Led by the fact that investment has fallen by approximately 15 % since its peak in 2007, the Commission have decided to dedicate its main work path to this issue. The Juncker’s Commission have proposed package of measures to the Parliament and to the Council as well. The regulation of the European Parliament and of the Council adopted on 25 June 2015 has established the European Fund for Strategic Investments (EFSI), the European Investment Advisory Hub and the European Investment Project Portal.

These regulations have been later amended by Regulations (EU) 1291 and (EU) 1316.

The main inherit goals of the Investment plan were:

  1. mobilising investments of at least €315 billion in three year,
  2. supporting investment in the real economy,
  3. creation of the investment friendly environment.

While the EFSI reflects the unique and equal approach to investment growth and success, which is the official economic policy coming from the Juncker’s team, Barroso acknowledged the regional differences between the parts of Europe. As he named it, the “twin-track” approach, meant that the EU Member States would ride themselves in many different speeds. He recognized the inherit different need of every single member state and region within the EU. As Barroso was more rational politician than every other Commission President, he has been proposing different policies in economic field which would better suit the concrete region. Even though, those ideas have not been implemented in practice, Barroso has remained in the collective memory as one of the most “Europeans” for his results in Eurozone and reforms within the European Central Bank.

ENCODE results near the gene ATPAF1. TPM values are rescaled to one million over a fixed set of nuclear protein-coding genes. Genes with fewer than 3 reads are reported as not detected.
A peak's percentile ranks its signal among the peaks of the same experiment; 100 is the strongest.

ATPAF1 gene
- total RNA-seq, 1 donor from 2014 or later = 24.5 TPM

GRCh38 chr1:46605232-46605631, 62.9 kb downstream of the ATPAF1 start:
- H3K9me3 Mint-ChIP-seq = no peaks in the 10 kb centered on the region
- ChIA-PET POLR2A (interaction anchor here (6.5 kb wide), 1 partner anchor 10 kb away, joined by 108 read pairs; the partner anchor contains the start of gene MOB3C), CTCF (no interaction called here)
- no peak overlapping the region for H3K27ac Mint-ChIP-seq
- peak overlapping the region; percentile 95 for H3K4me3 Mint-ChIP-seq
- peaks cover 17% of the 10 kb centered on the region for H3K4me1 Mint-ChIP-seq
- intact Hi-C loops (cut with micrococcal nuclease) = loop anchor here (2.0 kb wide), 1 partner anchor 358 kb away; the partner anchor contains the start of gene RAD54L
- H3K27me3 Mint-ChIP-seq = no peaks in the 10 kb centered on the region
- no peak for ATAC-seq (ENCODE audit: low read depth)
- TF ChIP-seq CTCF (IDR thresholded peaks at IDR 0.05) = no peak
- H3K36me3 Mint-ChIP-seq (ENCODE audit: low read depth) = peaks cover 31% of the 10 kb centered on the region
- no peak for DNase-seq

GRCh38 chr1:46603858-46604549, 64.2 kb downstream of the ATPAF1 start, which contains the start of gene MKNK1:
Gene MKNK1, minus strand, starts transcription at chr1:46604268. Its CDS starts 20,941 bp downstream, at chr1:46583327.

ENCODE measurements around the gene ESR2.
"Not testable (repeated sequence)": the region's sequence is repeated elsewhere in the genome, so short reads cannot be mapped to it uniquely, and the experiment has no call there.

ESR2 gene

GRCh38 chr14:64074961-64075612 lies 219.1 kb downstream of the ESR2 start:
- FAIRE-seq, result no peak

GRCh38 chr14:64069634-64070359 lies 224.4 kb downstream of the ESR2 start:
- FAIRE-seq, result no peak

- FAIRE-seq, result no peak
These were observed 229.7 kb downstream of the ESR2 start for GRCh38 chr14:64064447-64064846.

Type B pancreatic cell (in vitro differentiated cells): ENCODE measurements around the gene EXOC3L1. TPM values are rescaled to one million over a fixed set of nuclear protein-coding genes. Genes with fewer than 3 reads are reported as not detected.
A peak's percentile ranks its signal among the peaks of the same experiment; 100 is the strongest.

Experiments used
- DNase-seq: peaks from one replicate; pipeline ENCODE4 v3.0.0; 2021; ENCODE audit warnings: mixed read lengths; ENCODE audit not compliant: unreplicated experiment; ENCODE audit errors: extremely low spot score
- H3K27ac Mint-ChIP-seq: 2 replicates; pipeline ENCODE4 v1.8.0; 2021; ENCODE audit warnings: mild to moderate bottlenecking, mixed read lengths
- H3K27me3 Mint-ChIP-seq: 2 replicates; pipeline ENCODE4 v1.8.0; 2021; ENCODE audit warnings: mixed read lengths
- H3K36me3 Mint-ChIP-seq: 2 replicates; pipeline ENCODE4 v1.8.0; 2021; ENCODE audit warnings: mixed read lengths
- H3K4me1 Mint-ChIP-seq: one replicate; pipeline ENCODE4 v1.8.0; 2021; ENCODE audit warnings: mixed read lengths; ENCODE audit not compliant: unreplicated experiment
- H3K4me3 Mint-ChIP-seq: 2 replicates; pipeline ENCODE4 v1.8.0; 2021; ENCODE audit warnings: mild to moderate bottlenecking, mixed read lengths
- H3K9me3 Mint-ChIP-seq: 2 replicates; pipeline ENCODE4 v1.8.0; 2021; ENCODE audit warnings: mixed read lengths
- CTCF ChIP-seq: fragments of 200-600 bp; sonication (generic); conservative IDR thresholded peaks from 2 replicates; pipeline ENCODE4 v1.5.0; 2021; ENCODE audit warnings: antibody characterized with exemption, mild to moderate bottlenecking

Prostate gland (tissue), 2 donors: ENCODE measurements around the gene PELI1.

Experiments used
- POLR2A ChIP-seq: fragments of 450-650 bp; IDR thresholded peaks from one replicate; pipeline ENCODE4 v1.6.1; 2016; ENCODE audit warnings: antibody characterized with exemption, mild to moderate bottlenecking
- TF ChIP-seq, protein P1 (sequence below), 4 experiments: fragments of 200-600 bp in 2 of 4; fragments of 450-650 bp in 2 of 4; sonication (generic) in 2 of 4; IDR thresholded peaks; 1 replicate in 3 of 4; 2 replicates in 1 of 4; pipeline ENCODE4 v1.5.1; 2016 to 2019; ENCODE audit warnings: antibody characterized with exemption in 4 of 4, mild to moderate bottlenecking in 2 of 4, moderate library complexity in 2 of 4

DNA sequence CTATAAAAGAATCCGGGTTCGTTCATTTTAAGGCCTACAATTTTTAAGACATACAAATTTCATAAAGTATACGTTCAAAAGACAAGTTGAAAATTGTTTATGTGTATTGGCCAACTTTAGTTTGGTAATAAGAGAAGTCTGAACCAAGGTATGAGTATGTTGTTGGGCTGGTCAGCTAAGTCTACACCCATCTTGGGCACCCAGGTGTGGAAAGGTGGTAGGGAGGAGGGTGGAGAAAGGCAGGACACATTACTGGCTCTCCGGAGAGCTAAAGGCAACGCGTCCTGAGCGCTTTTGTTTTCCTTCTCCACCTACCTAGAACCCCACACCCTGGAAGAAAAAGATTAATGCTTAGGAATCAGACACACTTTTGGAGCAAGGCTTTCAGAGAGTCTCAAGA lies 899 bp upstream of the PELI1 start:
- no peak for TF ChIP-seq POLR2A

A non-stable narrow idea or the geopolitical attempt forward?

In the establishing Regulation(s), as well as in the interviews consequently provided by the Juncker’s administration, the EFSI should support projects “for the development of transport infrastructures, and equipment and innovative technologies for transport”.